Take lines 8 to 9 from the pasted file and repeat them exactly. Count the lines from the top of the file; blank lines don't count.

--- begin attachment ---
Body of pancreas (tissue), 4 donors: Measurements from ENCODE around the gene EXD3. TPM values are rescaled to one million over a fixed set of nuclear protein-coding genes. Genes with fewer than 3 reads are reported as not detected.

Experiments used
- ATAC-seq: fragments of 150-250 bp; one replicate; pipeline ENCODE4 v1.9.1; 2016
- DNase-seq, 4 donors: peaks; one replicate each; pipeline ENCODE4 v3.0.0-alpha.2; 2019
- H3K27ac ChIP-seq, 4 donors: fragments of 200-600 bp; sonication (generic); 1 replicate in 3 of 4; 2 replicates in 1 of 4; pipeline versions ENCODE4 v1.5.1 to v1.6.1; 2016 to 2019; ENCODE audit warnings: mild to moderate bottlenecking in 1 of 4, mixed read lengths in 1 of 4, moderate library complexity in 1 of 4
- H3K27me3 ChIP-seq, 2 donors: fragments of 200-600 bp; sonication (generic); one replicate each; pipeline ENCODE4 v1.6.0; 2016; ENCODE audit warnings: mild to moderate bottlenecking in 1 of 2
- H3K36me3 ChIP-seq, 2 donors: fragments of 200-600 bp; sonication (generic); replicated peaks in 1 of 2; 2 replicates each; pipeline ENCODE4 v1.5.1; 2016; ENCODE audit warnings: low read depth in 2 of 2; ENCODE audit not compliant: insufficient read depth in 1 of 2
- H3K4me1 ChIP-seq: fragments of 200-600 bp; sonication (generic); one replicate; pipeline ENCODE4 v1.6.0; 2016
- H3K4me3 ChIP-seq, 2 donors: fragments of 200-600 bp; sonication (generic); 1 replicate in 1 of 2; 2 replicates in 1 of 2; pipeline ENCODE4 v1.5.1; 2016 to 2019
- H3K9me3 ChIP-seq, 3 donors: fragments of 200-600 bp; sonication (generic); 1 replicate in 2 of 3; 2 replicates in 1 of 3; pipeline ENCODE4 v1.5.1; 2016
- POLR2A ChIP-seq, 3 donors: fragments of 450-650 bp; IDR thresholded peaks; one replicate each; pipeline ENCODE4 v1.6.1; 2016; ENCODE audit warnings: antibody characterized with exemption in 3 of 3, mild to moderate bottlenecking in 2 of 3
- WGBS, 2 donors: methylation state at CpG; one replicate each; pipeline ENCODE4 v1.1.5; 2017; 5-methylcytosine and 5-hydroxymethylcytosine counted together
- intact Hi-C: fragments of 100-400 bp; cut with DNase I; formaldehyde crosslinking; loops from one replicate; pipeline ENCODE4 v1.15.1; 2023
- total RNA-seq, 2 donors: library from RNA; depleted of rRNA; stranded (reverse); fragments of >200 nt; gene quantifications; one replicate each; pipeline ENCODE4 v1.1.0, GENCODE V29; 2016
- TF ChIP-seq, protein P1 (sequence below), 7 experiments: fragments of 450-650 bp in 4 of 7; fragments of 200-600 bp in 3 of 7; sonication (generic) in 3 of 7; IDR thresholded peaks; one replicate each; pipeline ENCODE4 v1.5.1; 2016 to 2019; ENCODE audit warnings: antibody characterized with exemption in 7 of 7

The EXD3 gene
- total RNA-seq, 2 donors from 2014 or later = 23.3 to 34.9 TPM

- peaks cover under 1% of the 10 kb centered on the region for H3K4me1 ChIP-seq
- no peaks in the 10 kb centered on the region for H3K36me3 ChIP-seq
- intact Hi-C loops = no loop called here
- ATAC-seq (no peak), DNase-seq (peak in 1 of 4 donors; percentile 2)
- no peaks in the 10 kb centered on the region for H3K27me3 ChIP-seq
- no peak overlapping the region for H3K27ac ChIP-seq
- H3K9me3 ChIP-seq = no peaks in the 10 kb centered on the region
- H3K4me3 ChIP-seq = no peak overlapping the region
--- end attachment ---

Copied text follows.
- H3K4me1 ChIP-seq: fragments of 200-600 bp; sonication (generic); one replicate; pipeline ENCODE4 v1.6.0; 2016
- H3K4me3 ChIP-seq, 2 donors: fragments of 200-600 bp; sonication (generic); 1 replicate in 1 of 2; 2 replicates in 1 of 2; pipeline ENCODE4 v1.5.1; 2016 to 2019